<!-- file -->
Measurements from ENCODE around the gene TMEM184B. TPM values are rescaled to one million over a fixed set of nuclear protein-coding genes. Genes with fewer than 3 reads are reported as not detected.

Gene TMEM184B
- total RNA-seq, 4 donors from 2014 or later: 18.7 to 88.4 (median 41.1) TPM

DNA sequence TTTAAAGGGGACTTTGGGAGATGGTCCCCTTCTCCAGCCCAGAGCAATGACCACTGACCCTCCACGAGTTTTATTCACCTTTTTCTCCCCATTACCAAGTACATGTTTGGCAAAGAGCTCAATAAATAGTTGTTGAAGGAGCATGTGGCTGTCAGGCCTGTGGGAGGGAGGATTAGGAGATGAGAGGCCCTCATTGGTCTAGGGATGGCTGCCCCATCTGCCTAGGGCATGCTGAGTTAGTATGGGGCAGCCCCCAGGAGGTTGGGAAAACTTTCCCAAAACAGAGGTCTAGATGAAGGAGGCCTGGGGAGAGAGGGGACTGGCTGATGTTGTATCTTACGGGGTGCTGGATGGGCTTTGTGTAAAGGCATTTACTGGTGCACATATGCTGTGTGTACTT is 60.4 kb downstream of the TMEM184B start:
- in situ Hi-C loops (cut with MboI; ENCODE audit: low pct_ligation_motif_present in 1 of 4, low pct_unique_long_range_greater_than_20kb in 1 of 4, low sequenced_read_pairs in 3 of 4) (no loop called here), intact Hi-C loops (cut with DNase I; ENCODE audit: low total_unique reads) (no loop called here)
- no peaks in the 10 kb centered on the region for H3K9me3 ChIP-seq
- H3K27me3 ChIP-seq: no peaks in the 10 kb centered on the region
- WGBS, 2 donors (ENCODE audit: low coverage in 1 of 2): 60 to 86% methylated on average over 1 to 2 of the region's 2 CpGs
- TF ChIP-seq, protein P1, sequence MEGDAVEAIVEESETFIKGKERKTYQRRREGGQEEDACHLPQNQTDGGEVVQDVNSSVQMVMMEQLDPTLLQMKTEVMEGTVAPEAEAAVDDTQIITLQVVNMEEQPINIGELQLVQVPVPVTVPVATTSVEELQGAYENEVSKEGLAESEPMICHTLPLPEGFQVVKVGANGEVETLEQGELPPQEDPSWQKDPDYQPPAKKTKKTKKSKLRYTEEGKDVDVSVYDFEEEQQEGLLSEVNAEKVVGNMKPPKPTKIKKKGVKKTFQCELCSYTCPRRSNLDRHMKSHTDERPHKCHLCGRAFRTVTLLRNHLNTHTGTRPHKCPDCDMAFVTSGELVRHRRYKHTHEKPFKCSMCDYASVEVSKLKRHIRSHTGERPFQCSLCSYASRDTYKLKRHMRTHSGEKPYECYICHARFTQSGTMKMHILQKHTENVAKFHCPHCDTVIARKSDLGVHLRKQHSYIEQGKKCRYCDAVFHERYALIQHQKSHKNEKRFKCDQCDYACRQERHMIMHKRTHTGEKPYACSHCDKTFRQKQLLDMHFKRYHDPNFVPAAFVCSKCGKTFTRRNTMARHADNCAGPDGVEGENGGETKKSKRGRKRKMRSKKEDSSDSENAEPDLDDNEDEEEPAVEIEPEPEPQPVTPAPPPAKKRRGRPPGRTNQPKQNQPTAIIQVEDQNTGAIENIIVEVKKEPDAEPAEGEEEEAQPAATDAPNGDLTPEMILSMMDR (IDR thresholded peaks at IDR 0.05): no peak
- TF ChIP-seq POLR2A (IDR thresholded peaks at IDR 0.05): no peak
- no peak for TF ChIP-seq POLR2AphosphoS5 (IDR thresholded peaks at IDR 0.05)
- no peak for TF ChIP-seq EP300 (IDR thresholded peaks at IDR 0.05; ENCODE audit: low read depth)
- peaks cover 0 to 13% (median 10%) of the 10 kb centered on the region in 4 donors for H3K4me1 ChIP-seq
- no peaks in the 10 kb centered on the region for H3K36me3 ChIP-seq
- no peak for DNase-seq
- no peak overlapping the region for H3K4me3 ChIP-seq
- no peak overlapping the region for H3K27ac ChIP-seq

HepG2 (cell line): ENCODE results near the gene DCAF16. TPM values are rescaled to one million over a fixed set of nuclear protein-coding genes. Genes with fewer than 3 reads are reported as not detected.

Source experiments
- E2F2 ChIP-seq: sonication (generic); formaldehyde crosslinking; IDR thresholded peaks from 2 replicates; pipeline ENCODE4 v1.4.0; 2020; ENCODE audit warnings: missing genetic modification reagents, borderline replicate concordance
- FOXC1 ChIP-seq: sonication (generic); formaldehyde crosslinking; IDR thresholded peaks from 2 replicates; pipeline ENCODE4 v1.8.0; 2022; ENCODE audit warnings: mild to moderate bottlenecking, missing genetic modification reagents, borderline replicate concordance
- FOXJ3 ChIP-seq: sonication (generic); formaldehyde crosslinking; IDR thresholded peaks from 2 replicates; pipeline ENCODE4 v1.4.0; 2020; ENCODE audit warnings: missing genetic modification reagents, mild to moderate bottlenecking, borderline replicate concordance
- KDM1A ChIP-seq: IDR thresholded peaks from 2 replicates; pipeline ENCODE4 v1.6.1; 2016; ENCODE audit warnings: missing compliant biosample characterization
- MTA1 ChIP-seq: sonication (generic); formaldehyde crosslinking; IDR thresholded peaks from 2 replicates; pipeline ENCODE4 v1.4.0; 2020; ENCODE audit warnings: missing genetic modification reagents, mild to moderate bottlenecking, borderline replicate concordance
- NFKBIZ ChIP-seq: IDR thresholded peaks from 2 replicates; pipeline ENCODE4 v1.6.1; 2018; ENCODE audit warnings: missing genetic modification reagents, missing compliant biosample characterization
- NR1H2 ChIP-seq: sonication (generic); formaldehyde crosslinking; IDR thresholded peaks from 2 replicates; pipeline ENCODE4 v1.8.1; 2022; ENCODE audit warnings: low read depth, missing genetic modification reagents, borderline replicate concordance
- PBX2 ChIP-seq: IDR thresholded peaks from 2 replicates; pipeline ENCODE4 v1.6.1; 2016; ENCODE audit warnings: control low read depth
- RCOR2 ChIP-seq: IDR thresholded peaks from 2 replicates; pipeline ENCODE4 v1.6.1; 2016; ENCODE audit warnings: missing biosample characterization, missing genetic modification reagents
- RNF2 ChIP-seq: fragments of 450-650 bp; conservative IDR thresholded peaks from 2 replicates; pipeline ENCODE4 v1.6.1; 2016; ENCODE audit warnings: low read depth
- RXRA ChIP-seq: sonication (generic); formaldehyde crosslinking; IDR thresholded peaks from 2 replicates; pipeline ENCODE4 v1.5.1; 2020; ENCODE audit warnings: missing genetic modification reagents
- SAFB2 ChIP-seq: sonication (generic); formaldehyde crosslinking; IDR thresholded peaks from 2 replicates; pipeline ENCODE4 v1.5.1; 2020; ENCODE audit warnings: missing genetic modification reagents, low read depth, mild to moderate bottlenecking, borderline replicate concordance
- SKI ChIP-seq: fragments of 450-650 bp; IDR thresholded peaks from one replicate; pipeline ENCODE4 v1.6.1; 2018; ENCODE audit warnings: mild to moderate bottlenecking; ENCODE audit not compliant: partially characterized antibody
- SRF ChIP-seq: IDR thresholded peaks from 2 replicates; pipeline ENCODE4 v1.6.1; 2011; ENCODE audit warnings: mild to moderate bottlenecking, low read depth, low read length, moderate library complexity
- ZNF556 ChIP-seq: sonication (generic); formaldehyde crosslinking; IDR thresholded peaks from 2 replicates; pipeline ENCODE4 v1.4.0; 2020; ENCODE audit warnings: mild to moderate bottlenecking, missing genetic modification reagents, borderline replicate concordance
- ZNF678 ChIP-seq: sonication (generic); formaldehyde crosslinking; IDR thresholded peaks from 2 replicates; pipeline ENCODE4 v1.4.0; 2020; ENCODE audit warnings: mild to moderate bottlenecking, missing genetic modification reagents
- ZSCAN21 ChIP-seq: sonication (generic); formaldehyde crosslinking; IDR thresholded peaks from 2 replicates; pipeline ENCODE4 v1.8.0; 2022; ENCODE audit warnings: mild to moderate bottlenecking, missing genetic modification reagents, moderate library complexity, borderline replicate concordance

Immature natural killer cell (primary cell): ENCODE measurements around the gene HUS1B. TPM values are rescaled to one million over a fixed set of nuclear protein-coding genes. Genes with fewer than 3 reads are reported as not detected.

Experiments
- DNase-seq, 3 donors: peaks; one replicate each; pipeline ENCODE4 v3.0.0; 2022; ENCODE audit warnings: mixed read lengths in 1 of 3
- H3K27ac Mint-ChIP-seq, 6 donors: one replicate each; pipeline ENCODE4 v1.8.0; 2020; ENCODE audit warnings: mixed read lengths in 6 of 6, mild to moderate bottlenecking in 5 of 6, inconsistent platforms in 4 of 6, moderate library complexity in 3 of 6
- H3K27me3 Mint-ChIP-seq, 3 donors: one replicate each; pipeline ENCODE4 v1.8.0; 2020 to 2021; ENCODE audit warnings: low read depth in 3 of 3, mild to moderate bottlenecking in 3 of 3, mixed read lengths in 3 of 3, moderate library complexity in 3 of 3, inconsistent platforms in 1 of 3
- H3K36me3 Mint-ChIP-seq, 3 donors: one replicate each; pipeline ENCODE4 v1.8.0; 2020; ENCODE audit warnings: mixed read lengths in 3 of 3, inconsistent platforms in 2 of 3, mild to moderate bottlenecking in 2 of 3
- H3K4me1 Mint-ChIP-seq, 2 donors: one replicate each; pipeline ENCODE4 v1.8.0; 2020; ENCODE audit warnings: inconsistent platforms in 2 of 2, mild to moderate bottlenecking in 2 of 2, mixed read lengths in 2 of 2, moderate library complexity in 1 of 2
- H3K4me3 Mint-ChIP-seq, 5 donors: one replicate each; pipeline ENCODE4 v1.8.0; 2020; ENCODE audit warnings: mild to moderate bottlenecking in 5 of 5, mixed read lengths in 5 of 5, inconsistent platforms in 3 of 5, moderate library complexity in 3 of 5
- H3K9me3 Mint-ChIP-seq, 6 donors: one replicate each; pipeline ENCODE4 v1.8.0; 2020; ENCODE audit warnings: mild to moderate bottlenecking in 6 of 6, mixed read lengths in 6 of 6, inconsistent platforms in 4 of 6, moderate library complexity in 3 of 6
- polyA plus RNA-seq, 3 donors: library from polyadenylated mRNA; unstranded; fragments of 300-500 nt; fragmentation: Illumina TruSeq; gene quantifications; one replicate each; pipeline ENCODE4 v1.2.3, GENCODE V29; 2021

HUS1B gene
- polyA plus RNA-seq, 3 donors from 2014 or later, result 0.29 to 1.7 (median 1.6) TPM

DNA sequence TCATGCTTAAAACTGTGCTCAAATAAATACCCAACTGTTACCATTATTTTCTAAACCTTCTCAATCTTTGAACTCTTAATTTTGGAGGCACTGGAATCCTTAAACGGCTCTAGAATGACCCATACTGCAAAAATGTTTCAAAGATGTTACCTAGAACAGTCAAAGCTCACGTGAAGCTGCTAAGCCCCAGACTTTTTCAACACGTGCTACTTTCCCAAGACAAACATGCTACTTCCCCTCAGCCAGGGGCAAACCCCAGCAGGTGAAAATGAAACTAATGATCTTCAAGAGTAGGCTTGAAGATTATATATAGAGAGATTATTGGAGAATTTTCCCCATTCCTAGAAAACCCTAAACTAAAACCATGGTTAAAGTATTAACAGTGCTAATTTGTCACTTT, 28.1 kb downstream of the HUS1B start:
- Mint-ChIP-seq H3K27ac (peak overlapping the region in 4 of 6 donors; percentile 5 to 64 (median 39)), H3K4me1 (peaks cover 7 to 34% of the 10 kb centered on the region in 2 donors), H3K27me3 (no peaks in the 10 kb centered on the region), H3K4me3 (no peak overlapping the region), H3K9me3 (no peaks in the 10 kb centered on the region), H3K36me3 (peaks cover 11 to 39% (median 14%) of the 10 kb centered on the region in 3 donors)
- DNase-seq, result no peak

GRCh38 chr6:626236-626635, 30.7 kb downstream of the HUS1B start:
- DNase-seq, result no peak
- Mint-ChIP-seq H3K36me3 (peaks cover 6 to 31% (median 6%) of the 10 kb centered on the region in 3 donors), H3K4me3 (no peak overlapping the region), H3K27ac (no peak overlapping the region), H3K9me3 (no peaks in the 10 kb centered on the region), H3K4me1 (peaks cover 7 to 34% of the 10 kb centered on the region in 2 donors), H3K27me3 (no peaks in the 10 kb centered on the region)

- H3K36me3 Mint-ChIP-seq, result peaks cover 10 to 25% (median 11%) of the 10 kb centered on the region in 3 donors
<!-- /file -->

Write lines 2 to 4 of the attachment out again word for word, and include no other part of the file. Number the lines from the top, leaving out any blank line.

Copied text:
Gene TMEM184B
- total RNA-seq, 4 donors from 2014 or later: 18.7 to 88.4 (median 41.1) TPM

DNA sequence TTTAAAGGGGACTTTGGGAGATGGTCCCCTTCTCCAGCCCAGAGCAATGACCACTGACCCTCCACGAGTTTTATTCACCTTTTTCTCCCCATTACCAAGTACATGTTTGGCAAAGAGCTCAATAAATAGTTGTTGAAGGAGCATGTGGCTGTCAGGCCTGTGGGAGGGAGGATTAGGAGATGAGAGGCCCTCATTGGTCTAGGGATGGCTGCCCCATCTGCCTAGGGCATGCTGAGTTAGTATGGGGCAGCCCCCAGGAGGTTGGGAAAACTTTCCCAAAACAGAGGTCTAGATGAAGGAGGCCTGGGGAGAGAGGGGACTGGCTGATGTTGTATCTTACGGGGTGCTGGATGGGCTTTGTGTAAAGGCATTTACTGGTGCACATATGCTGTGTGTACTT is 60.4 kb downstream of the TMEM184B start: